Edward Majerczyk will serve nine months in jail and pay $5,700 in restitution for hacking the iCloud and Gmail accounts owned by dozens of celebrities, including Academy Award winning actress Jennifer Lawrence, according to the Guardian, which earlier reported on the sentence. In a plea deal Majerczyk, 29, said he used phishing attacks to target his victims and steal their passwords. Upon doing so, he illegally obtained access to their accounts and leaked the celebrities’ emails and private photos.

Phishing scams are a common method for hackers to obtain access to an unsuspecting victim’s data. The hackers create fake emails that claim to come from a company. Often, those emails warn of a hack or other security concern and request victims input their passwords to safeguard themselves. In reality, those victims are sending their

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Apple Takes Its Battle With Qualcomm to China

Apple filed a lawsuit against Qualcomm in Beijing, alleging that the chip supplier abused its clout in the chip industry and seeking 1 billion yuan ($145.32 million) in damages, Beijing’s Intellectual Property Court said in a statement on Wednesday.

Apple


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also filed a second lawsuit against Qualcomm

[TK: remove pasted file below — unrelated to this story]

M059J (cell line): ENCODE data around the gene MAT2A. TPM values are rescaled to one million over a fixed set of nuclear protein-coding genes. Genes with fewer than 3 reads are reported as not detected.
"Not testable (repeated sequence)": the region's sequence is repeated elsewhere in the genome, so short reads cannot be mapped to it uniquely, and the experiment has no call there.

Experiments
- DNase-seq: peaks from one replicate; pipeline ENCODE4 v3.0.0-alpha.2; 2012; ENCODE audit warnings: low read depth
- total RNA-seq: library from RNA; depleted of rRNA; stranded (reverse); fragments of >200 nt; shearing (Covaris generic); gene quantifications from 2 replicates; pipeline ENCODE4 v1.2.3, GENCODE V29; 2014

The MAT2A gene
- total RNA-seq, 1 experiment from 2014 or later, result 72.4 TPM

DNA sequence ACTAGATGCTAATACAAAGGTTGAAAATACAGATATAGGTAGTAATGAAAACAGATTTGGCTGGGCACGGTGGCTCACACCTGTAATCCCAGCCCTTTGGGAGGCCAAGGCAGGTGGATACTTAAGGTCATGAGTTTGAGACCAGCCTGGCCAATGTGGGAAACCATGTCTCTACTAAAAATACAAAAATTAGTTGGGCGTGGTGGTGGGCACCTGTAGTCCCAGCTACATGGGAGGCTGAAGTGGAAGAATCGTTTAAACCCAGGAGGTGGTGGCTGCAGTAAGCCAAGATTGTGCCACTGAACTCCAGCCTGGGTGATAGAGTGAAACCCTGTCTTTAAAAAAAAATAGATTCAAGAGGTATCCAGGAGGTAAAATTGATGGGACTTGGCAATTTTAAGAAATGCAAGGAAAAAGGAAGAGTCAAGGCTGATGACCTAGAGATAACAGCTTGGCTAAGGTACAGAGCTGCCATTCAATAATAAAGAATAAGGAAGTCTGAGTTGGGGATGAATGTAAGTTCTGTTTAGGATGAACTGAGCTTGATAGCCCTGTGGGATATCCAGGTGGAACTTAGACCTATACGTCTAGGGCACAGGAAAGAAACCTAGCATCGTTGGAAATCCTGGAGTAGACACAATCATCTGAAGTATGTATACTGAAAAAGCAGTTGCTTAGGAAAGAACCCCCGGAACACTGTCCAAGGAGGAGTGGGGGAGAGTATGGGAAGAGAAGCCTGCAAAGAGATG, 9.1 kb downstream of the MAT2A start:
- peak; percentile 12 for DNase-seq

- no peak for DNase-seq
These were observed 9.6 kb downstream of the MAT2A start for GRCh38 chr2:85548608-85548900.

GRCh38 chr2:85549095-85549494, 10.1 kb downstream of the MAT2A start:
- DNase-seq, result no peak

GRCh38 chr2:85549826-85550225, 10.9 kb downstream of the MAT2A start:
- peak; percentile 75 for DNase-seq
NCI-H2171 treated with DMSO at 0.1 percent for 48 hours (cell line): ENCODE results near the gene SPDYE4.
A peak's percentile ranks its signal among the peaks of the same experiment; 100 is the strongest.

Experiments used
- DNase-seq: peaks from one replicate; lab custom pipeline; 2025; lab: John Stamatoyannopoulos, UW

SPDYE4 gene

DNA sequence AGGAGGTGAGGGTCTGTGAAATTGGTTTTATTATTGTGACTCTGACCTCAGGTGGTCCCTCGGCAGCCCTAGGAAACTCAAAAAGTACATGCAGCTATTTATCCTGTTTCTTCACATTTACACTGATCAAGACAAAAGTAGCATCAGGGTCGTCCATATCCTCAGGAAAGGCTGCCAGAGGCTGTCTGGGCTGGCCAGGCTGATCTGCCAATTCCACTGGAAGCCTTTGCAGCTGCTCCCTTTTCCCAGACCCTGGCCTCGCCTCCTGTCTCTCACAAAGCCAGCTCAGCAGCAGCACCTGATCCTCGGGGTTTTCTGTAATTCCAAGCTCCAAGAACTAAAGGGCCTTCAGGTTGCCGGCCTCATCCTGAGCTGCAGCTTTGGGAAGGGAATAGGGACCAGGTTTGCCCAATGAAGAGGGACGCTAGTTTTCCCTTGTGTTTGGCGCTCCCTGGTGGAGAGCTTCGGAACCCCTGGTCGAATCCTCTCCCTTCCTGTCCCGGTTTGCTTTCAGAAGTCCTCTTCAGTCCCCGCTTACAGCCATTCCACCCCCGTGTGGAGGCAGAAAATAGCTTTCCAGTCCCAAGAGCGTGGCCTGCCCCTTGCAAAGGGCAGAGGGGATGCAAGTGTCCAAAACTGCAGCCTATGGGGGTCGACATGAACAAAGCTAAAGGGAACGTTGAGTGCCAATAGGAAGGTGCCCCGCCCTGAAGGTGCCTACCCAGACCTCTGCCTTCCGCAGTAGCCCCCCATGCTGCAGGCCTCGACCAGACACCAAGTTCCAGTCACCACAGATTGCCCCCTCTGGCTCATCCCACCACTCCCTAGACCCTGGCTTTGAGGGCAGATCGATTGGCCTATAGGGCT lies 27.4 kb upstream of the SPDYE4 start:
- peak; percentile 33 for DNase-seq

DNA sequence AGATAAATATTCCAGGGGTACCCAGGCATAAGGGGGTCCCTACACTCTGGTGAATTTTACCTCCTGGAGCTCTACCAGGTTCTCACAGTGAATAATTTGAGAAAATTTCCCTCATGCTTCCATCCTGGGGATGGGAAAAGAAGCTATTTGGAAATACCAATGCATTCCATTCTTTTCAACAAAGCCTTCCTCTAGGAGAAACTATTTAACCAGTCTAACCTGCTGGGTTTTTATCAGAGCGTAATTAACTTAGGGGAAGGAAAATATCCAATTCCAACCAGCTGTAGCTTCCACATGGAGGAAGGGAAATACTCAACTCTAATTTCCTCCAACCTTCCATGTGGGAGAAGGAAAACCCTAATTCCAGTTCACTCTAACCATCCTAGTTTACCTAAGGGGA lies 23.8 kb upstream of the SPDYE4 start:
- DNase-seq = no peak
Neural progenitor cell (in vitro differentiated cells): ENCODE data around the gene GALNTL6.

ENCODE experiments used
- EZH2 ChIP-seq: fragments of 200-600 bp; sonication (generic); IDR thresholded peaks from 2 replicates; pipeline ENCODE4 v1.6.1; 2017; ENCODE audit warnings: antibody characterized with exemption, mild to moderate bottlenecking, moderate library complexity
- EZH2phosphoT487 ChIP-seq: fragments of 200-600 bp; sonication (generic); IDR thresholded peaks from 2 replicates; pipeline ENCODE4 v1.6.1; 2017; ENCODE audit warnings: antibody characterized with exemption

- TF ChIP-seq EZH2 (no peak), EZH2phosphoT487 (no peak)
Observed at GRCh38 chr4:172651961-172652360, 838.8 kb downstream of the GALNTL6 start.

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, which accused it of failing to live up to promises made to license “standard essential patents” broadly and inexpensively.

Qualcomm is a major supplier to both Apple and Samsung Electronics


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for “modem” chips that connect phones to wireless networks. The two companies together accounted for 40 percent of Qualcomm’s $23.5 billion in revenue in its most recent fiscal year.

The lawsuits follow a decision by the U.S. Federal Trade Commission to file a complaint on Jan. 17 in which it accused Qualcomm of using anticompetitive tactics to maintain its monopoly of a key semiconductor used in

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Apple and Fitbit Dominated Holiday Sales of Wearables

With the holiday shopping season of 2016 now in the books, it looks like the wearable revolution has still yet to arrive. Only 15.6% of U.S. consumers owned a smartwatch or fitness band at the end of 2016, up from 12.2% early in the year, according to surveys by market tracker Kantar Worldpanel ComTech.

The future looks hazy, as well. Among people who don’t already own a smart wearable, just 8% plan to buy one in 2017, Kantar reported on Wednesday. For those who replied that they were not interested, 46% cited excessive cost, 33% a lack of useful functionality and 30% said they did to want to wear a watch.

The data is consistent with earlier reports that wearables have not caught the attention of gadget lovers to the degree that smartphones and tablets did in years past. Fitbit has disappointed investors over its slowing sales

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Are Apple’s iPhone 6 Battery Problems Grounds for a Recall?

As many iPhone 6 owners have discovered, something is wrong with the battery. A bug or a defect causes the phone to crash dramatically: the power might plunge from 50% or 30% to 1% percent and other times the iPhone just shuts down altogether.

When I wrote about the issue in December, Apple pointed to a battery replacement program that covers a “small number” of iPhone 6s devices manufactured in late 2015. Apple also acknowledged a “small number” of other iPhones may likewise be affected.